Norman Rush was raised in Oakland, California, and graduated from Swarthmore College in 1956. He has been an antiquarian book dealer, a college instructor, and, with his wife Elsa, he lived and worked in Africa from 1978 to 1983. They now reside in Rockland County, New York. His stories have appeared in The New Yorker, The Paris Review, and Best American Short Stories. Whites, a collection of stories, was published in 1986, and his first novel, Mating, the recipient of the National Book Award, was published in 1991. His most recent novel is Subtle Bodies.
Alan Ryan’s On Tocqueville and On Marx were published last year. He is the author of the two-volume work On Politics: A History of Political Thought: From Herodotus to the Present. He is visiting professor of philosophy at Stanford.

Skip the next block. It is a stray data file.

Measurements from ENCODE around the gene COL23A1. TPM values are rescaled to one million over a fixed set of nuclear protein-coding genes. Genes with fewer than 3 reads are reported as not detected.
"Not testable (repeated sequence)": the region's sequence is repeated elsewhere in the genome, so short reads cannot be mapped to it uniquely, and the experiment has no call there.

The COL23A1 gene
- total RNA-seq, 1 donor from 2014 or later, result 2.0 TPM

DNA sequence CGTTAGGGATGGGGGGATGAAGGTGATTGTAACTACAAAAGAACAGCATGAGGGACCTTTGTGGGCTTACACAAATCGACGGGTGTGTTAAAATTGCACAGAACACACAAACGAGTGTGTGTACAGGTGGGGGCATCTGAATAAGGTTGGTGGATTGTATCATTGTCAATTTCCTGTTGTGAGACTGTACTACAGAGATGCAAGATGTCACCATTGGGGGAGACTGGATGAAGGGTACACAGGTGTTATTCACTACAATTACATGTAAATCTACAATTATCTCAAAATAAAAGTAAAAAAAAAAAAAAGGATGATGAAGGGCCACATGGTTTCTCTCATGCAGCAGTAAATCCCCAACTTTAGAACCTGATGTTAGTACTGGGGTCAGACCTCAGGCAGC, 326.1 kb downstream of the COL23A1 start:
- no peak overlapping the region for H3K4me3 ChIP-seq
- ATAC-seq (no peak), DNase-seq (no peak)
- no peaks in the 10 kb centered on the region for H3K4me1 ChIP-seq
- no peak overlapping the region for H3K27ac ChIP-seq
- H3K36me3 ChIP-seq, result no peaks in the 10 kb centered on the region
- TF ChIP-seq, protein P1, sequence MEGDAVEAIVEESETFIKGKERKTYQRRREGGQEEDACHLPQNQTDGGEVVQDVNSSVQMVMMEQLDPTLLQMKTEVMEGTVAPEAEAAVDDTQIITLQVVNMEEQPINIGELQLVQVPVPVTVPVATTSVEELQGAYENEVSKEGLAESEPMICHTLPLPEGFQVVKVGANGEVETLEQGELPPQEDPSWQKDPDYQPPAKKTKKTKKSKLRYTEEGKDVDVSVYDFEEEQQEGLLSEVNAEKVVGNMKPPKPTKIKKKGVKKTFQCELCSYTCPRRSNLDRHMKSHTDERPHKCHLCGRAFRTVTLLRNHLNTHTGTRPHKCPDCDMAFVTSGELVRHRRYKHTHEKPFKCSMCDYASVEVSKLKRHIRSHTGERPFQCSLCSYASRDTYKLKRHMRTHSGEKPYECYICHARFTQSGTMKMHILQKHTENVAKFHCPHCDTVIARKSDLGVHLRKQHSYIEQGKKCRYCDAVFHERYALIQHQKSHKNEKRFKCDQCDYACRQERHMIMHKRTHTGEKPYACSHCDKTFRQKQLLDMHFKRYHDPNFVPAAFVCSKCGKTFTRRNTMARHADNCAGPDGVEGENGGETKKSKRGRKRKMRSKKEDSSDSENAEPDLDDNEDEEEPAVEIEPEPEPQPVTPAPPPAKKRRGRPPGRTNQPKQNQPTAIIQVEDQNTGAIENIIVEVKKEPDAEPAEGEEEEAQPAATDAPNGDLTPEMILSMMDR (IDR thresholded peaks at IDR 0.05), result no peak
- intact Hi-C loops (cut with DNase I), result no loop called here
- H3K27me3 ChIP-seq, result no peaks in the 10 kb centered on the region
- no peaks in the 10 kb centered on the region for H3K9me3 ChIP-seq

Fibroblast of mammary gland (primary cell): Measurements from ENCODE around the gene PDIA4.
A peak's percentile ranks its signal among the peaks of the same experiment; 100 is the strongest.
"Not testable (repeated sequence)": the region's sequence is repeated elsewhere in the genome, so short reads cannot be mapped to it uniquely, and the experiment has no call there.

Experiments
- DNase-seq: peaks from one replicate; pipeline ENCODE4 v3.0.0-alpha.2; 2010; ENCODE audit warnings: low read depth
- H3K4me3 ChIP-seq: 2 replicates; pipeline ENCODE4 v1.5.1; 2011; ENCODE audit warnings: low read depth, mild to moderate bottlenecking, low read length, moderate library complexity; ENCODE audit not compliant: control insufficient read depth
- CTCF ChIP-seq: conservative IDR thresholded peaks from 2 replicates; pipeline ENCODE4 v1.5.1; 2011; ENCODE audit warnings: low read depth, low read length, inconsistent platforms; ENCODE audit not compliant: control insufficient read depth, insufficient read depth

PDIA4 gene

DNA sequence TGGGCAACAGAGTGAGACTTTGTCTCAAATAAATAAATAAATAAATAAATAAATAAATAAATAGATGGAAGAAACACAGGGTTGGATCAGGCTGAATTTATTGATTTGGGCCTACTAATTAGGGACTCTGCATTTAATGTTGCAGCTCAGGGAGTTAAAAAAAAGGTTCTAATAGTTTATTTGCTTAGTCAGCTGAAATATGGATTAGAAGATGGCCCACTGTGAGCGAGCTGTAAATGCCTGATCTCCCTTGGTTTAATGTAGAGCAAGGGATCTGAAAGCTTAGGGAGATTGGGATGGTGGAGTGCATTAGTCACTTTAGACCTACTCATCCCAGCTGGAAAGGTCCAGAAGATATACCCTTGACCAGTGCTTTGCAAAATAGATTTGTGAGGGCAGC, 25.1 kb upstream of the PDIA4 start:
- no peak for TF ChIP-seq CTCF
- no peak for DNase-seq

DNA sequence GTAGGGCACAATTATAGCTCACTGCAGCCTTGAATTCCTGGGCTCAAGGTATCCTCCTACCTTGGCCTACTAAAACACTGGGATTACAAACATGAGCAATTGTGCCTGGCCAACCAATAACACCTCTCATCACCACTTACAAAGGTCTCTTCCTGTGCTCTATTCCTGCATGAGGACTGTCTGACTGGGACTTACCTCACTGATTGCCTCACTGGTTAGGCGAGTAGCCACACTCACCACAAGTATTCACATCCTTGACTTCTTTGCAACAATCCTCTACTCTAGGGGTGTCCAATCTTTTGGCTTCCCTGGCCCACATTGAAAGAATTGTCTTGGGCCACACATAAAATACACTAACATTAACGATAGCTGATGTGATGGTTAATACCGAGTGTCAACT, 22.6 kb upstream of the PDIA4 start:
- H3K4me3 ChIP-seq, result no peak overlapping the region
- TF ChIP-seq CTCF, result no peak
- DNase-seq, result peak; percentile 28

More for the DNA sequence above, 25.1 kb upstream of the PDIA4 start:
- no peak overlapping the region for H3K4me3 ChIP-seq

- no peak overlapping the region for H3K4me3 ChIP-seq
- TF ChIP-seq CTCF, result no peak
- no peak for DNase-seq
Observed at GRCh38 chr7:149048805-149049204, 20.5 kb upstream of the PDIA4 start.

Henry Siegman is President of the U.S./Middle East Project. He is a non-resident research professor at the Sir Joseph Hotung Middle East Program, School of Oriental and African Studies, University of London, a former Senior Fellow on the Middle East at the Council on Foreign Relations, and a former National Director of the American Jewish Congress.
Charles Simic is a poet, essayist, and translator. He is the recipient of many awards, including the Pulitzer Prize, the Griffin Prize, and a MacArthur Fellowship. In 2007 Simic was appointed the fifteenth Poet Laureate Consultant in Poetry to the Library of Congress. The Lunatic, his new volume of poetry, and The Life of Images, a book of his selected prose, were published in April.
Christopher de Bellaigue was born in London in 1971 and has worked as a journalist in the Middle East and South Asia since 1994. His first book, In the Rose Garden of the Martyrs: A Memoir of Iran, was shortlisted for the Royal Society of Literature’s Ondaatje Prize. His latest book is Patriot of Persia: Muhammad Mossadegh and a Tragic Anglo-American Coup. He lives in Tehran with his wife and two children.